School Consolidation is a Fabrication of Education

The general concept of school consolidation doesn’t feel right to me. It feels like we’re treating children like objects, it feels like the Wal-Mart-I-Zation of our schools. You know what else doesn’t feel right, it doesn’t feel right that we are spending billions and billions of dollars on “education” and we seem to be going in the wrong direction, meaning we’re not getting the value we want from our dollar or, more precisely, our children aren’t getting an “education” that best serves them and, of course, us.

I can’t help but wonder if the problem isn’t one of dollars and cents but more of perception. After all, the people making the decisions today are all products of our educational system. Most people, in general, are in some way a product of our educational system. When you look at the state America finds herself in today, what does it say about the system that has educated the people who have led and followed us to this point?

Is the problem that we are paying too much for education? Let me ask a different way…are you willing to pay for something if you think you are getting a good value? When put this way it seems like the problem is not that education is too expensive but that we are not getting the value from our dollar. Achieving value and cutting costs are not necessarily (and often not at all) the same things, yet with all the talk of school consolidation it would seem like they are. Which brings me back to perception. What if the problem, in this case with education, is more a failure to see the true problem and not about saving money or cutting costs. Maybe the real problem is not what we’ve been educated to think. Maybe the real problem is our inability or unwillingness to see the real problem.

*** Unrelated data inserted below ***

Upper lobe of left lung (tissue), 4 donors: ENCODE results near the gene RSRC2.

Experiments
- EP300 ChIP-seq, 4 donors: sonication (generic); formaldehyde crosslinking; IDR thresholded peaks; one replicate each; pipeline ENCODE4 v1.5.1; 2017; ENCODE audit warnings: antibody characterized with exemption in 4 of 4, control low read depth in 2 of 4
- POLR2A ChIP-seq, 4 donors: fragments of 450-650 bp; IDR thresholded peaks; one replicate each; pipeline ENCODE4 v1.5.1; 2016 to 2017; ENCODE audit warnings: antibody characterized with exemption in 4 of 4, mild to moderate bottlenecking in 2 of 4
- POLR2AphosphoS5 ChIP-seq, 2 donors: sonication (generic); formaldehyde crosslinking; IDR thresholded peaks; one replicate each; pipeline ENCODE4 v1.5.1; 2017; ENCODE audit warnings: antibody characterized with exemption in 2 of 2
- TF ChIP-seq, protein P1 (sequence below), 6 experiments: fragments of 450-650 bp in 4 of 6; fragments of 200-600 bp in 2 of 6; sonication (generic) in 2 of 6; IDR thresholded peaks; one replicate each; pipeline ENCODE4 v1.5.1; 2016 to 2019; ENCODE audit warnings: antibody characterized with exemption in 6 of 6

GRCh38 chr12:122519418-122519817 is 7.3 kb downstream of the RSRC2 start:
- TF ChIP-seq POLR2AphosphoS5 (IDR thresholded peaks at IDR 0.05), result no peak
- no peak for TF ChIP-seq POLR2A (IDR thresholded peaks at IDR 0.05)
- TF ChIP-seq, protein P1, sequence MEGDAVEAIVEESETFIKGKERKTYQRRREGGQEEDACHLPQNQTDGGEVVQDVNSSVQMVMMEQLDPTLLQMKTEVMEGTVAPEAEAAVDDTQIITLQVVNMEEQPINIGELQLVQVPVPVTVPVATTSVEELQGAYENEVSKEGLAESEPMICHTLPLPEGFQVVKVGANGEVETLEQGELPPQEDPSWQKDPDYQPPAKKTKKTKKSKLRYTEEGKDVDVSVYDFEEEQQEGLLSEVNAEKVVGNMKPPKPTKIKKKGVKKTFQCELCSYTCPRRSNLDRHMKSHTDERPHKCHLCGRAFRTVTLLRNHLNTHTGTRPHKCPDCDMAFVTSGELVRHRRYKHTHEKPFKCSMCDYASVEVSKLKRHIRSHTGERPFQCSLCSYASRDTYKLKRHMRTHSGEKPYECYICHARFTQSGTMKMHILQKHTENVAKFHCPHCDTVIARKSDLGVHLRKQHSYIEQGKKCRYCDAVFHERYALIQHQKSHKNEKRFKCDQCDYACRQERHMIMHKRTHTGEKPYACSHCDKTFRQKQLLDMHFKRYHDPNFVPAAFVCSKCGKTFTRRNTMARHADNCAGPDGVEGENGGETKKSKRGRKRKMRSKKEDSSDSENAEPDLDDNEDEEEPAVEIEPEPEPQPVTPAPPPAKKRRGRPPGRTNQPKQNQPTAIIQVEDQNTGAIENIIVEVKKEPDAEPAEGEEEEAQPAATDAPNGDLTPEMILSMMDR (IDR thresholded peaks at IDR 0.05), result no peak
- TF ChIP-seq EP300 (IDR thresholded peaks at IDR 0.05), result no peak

Maybe we are so educated in saving money and making money that we think that those two things are the only available solutions? What if solving the crises of education in America and in small towns today has nothing to do with money? Is it safe to imagine that possibility?

Micheal Tebbano, the BCSD Superintendent said in an article this past week “…the decision should focus on children…not on four walls and a roof” (Altamont Enterprise, February 17, 2011). I couldn’t agree more. However, school consolidation is the focus on the “four walls and a roof”. If we really want to solve our educational crises we will have to have the strength to root out the true cause of the problems. With every argument that raises consolidation to the level of the solution we get further and further away from our ability to find the true solution and further and further away from focusing on children.

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